By the age of 17, Chan Chonreasmey was yet to have a conversation with another person—not with her mother, not with her father, and certainly not with any other children.
Like many other deaf Cambodians, Ms. Chonreasmey was completely cut off from a society that provides very little support for those who can’t hear. Unable to attend public school, she spent every day inside her family’s home, doing household chores or playing, alone.
“When I lived in Kandal province, I was only by myself. I never communicated with other people,” the 19-year-old explained using Khmer sign language.
Two years ago, Ms. Chonreasmey was enrolled in the Maryknoll Deaf Development Program’s (DDP) education course, where she began learning how to communicate using signs, to read and write basic Khmer, and to gain an understanding of simple mathematics.
“My life is better than before, because now I have friends,” she said. “When I finish my education, I think I might study to be a makeup artist.”
It was not until 1997, when a Finnish aid worker gathered a group of deaf Cambodians together and encouraged them to communicate with each other, that Khmer sign language first began to take shape.
Under the guidance of Charles Dittmeier, a Catholic priest who arrived in Phnom Penh 14 years ago to work at DDP, hundreds of young people like Ms. Chonreasmey have freed themselves from living only inside their own minds.
After completing the two-year education course, which is open to those aged 16 and over, students can go on to a one-year vocational training program where they can learn skills from sewing to repairing motorbikes.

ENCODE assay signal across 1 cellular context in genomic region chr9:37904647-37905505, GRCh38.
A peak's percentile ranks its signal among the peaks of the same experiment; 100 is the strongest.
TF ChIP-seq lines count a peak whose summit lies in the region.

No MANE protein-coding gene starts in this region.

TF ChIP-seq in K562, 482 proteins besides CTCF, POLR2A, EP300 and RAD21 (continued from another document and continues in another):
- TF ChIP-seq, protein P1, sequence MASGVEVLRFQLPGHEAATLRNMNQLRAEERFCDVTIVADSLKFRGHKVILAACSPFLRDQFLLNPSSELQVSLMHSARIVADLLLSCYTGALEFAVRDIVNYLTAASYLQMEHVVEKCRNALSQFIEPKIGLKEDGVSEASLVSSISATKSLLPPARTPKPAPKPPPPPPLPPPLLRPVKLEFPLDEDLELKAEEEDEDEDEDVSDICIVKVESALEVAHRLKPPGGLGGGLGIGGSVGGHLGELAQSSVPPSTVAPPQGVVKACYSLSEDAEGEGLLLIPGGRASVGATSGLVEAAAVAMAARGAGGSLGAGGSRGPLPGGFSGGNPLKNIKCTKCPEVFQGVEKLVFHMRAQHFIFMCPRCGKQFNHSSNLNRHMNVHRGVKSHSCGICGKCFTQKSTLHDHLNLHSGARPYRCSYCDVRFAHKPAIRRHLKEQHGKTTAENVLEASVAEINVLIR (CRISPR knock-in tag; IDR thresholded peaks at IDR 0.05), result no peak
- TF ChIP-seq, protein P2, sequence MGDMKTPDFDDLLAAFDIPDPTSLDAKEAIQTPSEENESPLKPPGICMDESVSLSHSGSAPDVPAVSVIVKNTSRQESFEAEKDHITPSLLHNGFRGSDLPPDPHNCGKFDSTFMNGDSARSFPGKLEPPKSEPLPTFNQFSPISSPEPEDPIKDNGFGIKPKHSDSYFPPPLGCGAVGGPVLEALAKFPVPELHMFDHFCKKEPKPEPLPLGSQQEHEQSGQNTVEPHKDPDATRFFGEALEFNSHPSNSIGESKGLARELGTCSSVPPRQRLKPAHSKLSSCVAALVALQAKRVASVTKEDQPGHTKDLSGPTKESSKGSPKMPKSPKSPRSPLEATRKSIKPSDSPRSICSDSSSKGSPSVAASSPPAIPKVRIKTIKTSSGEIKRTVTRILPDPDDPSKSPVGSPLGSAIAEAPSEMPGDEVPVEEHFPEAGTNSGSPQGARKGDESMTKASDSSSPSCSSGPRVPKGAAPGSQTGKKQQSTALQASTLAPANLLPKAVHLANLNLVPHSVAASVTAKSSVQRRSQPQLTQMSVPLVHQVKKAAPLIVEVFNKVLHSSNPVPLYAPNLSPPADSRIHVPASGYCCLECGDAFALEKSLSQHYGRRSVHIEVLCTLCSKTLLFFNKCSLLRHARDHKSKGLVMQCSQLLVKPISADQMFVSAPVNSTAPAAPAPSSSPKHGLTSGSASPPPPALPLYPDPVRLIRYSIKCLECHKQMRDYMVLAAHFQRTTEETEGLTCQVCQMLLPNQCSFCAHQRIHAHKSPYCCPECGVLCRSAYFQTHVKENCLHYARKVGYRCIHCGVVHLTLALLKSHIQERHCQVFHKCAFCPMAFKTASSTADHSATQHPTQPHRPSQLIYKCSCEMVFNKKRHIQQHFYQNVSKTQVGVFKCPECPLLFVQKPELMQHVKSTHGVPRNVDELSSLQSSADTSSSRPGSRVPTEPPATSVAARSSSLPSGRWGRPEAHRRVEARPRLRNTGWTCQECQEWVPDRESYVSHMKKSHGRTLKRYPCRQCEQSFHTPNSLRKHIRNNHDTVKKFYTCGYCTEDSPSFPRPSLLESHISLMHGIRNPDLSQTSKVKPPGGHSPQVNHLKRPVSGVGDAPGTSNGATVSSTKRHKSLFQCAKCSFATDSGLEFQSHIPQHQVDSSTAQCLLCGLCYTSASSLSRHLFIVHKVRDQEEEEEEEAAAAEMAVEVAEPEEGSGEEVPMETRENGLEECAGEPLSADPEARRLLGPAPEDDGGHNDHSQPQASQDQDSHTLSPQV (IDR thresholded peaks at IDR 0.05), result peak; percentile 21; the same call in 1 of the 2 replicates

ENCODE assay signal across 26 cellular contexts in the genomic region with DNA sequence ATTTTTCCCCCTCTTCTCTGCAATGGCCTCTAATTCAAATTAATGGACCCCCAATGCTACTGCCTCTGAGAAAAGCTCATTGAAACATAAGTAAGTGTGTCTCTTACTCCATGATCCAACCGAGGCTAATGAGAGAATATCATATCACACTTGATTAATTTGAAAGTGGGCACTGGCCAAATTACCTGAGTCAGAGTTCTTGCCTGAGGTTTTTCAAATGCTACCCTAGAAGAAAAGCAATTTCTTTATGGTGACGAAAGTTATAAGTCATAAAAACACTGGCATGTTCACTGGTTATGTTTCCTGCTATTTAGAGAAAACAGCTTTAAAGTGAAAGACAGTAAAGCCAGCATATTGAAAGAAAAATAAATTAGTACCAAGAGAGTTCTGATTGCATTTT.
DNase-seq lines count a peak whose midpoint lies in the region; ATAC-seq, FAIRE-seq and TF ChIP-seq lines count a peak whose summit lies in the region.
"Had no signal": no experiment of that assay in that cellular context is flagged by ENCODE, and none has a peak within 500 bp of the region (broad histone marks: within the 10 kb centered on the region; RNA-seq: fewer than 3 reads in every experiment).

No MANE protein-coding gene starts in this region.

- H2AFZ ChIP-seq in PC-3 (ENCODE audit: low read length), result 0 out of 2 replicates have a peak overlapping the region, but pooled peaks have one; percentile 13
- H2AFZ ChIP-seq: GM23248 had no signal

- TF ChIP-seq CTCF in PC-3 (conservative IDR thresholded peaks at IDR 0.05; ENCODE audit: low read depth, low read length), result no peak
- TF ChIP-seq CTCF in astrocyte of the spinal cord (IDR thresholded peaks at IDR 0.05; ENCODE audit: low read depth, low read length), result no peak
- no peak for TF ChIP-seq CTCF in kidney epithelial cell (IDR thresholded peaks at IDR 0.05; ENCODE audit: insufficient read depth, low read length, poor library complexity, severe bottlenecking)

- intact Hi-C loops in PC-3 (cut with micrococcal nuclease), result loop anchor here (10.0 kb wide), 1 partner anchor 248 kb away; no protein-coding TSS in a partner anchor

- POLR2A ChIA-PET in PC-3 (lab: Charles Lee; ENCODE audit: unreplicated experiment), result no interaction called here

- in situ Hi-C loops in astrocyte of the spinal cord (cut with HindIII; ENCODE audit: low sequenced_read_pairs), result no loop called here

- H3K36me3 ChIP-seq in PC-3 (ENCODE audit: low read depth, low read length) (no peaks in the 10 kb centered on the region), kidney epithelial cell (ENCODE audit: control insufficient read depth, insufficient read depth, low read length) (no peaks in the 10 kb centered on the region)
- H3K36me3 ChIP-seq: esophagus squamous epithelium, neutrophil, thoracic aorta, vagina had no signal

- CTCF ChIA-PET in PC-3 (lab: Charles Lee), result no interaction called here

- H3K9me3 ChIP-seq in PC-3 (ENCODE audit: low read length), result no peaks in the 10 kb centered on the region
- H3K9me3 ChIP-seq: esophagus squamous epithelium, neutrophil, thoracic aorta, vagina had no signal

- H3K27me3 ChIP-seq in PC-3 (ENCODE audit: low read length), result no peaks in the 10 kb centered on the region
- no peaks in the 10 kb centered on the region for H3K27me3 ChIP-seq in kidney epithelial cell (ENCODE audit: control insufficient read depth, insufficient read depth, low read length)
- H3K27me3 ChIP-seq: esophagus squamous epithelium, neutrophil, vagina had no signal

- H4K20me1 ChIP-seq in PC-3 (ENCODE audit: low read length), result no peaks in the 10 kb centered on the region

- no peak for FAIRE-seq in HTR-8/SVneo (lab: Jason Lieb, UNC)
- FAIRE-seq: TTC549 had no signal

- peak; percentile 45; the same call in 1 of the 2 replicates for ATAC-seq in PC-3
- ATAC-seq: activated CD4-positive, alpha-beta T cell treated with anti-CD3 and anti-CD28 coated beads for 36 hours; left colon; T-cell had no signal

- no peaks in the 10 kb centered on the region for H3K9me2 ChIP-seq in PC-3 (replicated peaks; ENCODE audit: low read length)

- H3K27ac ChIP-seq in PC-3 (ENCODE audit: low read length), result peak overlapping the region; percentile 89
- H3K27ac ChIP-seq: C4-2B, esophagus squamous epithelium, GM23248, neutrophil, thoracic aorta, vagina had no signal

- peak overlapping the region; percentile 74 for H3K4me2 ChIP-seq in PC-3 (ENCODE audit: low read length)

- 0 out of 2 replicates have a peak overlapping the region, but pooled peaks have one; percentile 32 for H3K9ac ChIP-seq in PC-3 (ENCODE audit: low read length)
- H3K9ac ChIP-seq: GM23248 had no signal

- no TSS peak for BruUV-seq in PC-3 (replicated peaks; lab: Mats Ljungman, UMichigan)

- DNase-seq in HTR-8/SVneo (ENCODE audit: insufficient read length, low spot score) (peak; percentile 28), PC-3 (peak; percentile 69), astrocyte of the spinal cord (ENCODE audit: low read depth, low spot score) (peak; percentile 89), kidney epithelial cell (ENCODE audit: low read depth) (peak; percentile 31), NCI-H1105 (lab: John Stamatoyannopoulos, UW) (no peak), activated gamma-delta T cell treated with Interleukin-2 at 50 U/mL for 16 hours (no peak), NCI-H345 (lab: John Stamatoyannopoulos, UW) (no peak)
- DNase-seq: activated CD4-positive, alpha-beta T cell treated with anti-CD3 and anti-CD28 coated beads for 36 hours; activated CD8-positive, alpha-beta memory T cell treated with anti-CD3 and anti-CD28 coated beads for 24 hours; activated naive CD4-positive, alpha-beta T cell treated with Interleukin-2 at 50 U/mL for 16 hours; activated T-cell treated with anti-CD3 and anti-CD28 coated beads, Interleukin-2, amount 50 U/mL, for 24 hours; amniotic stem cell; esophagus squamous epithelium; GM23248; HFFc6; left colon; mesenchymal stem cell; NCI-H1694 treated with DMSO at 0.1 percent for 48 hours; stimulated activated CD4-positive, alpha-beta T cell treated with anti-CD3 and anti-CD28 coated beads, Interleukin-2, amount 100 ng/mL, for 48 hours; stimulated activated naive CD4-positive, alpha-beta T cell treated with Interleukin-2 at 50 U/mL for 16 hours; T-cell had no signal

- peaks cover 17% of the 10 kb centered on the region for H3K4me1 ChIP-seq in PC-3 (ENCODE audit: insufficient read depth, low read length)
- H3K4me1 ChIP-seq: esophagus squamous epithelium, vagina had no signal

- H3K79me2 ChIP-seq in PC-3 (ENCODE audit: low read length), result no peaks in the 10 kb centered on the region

They can also get involved in a wide range of activities, usually for the first time, such as playing football or chess against both deaf and hearing opponents.
But scars from their past remain. When talking about their homes, students use the sign for prison—three fingers of one hand held spaced out, to represent bars, over an upright thumb to denote a person.
“It gives you a clue about their lives at home. It’s kind of like being trapped inside solitary confinement,” Mr. Dittmeier said.
“Part of it is that most parents of a deaf child don’t understand what deafness is. They think they have a [mental] disability.
“Many times when we go out into a village and ask ‘Are there any deaf people here?’ they say, ‘No, but we have this one crazy girl who makes strange sounds’ and it turns out that she’s deaf.”
DDP, which runs projects in Phnom Penh and the provinces of Kampot and Kompong Chhnang, is one of only two organizations providing formalized education to the deaf.
The other is the children’s charity Krousar Thmey, which means “new family.”
But the two organizations, which are this week celebrating International Week of the Deaf, have been teaching their students two different kinds of sign language for nearly two decades.
While DDP uses Khmer sign language, Krousar Thmey decided to base its curriculum on American Sign Language when it began offering classes to deaf children in 1997.